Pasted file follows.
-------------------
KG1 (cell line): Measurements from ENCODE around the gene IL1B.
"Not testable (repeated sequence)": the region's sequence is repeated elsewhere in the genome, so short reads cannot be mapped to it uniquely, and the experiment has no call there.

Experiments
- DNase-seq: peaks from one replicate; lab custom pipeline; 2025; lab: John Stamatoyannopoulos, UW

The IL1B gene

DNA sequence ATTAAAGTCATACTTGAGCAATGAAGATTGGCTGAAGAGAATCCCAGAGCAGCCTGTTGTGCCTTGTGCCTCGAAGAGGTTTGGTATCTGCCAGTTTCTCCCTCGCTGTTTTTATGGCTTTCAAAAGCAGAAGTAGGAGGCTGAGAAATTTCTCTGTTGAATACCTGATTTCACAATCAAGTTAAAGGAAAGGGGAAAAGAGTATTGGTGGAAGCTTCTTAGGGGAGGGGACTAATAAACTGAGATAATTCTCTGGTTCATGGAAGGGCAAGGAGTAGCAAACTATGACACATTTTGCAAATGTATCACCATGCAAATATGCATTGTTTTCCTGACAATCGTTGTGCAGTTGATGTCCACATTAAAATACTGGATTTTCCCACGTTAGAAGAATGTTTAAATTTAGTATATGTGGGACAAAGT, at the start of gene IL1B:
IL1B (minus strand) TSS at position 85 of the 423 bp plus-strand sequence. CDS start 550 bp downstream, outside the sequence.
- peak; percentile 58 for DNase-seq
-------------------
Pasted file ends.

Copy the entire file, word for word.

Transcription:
KG1 (cell line): Measurements from ENCODE around the gene IL1B.
"Not testable (repeated sequence)": the region's sequence is repeated elsewhere in the genome, so short reads cannot be mapped to it uniquely, and the experiment has no call there.

Experiments
- DNase-seq: peaks from one replicate; lab custom pipeline; 2025; lab: John Stamatoyannopoulos, UW

The IL1B gene

DNA sequence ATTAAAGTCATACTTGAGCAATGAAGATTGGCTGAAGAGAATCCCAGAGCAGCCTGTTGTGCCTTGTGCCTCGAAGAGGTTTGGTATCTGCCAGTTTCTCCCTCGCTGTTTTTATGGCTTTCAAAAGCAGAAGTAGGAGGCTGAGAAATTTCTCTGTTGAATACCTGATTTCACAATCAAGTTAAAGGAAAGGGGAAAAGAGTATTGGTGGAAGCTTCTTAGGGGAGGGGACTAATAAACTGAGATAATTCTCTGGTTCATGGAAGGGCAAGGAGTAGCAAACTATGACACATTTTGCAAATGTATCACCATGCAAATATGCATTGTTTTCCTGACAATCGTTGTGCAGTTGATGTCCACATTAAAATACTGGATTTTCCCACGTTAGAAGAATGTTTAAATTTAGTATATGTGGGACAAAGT, at the start of gene IL1B:
IL1B (minus strand) TSS at position 85 of the 423 bp plus-strand sequence. CDS start 550 bp downstream, outside the sequence.
- peak; percentile 58 for DNase-seq